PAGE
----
SEATTLE — NASA launched an international satellite mission June 10 that will measure the ocean’s saltiness from hundreds of kilometers above Earth.

The Aquarius/SAC-D satellite soared into space at 7:20 a.m. local time from Vandenberg Air Force Base in California atop a United Launch Alliance Delta 2 rocket. The launch was scheduled for June 9, but kinks in the rocket’s flight software caused a one-day delay.

Once it settles into orbit, the satellite will record salt levels in oceans around the world with unprecedented precision for the next three years. This information should help researchers better understand global patterns of precipitation, evaporation and ocean circulation — key drivers of Earth’s climate.

“In this mission, NASA is really ready to take an important science and technological leap forward,” Gary Lagerloef, Aquarius principal investigator at Earth and Space Research in Seattle, said in a June 7 prelaunch briefing.

NASA launch director Omar Baez said June 10 that the launch went smoothly and the Aquarius/SAC-D satellite had deployed its solar arrays in orbit. A camera mounted to the satellite’s rocket caught views of the spacecraft flying free in space after its successful liftoff.

“So exciting, and the team is jubilant from what I can see,” Baez said.

The $400 million Aquarius mission will scan Earth’s oceans continuously from 657 kilometers up, creating a global salinity map every seven days.

NASA has spent $287 million for its portion of the mission, which is a partnership between the U.S. and Argentina space agencies with the countries of Brazil, Canada, France and Italy also participating.

Aquarius is one of eight scientific payloads aboard the SAC-D spacecraft. The other instruments will observe fires and volcanoes, map sea ice and collect a wide range of other environmental data.

Aquarius is so sensitive that it can detect saltiness differences of just two parts per 1,000 — the equivalent of a pinch of salt in several liters of water, researchers said.

Even subtle salinity differences can have a big impact on ocean temperature and circulation, which themselves influence Earth’s climate. So mapping out ocean saltiness precisely should help scientists come up with better climate models, researchers said.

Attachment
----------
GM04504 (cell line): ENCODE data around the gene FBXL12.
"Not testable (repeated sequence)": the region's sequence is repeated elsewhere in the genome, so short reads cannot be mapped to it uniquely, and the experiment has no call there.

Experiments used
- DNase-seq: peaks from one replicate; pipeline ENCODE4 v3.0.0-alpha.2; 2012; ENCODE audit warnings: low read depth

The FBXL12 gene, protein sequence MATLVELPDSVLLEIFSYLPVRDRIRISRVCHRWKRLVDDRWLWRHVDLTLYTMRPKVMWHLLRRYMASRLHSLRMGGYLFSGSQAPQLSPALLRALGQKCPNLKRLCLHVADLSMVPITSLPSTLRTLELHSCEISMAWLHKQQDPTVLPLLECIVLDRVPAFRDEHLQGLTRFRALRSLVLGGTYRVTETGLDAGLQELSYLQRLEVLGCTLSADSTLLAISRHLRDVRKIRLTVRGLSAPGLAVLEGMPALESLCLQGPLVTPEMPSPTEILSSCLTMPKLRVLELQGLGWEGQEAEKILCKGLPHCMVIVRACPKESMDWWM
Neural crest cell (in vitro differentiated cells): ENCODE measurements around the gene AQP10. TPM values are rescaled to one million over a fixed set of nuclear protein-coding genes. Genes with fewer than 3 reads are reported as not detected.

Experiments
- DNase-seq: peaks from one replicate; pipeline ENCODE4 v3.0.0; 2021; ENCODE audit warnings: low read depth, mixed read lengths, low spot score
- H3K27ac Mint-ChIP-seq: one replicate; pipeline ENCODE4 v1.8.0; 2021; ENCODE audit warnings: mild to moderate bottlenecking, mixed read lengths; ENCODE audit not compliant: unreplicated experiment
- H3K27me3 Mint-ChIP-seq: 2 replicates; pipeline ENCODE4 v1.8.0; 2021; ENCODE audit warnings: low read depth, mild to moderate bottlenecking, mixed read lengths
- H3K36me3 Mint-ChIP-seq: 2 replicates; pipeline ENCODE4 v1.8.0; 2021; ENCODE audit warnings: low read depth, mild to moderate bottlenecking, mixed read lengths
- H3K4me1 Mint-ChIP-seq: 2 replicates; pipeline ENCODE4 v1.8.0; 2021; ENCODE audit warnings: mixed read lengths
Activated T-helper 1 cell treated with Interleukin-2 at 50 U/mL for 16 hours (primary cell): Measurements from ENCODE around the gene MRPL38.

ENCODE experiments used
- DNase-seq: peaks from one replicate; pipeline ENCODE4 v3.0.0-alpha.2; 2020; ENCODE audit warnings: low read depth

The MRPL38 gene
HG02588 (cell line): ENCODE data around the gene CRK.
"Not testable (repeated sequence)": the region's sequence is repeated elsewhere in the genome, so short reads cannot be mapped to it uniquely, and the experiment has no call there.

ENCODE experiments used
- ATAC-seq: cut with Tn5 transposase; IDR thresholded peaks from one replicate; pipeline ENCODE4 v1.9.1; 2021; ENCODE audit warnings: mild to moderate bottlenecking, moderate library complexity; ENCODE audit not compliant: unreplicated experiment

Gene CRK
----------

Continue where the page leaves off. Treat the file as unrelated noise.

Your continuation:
The Aquarius/SAC-D mission joins 13 other NASA satellite missions dedicated to studying Earth from above. But its salt-measuring skills will bring a new capability to the fleet.

“The addition of Aquarius to this suite of instruments helps create a more complete picture of our oceans and the impact on the Earth’s climate,” said Eric Ianson, program executive with NASA’s Science Mission Directorate in Washington.

The successful liftoff of Aquarius/SAC-D must have come as a relief for NASA, which recently lost two Earth observing satellites to launch failures. In 2009, the $273 million Orbiting Carbon Observatory (OCO)crashed into the ocean near Antarctica. And in March of this year, the $424 million Glory climate satellite followed OCO into the drink.

Both of those launches used Taurus rockets, provided by Dulles, Va.-based Orbital Sciences Corp. In both cases, the rocket’s nose-cone fairing — a shell-like covering that protects its satellite payload — failed to separate as designed.

Those two failures played no part in going with United Launch Alliance for Aquarius/SAC-D. The decision to use a Delta 2 was made about nine years ago, researchers said.

The Aquarius/SAC-D mission is a collaboration between NASA and Argentina’s space agency, Comision Nacional de Actividades Espaciales (CONAE). CONAE built SAC-D, which stands for Satélite de Aplicaciones Científicas-D.



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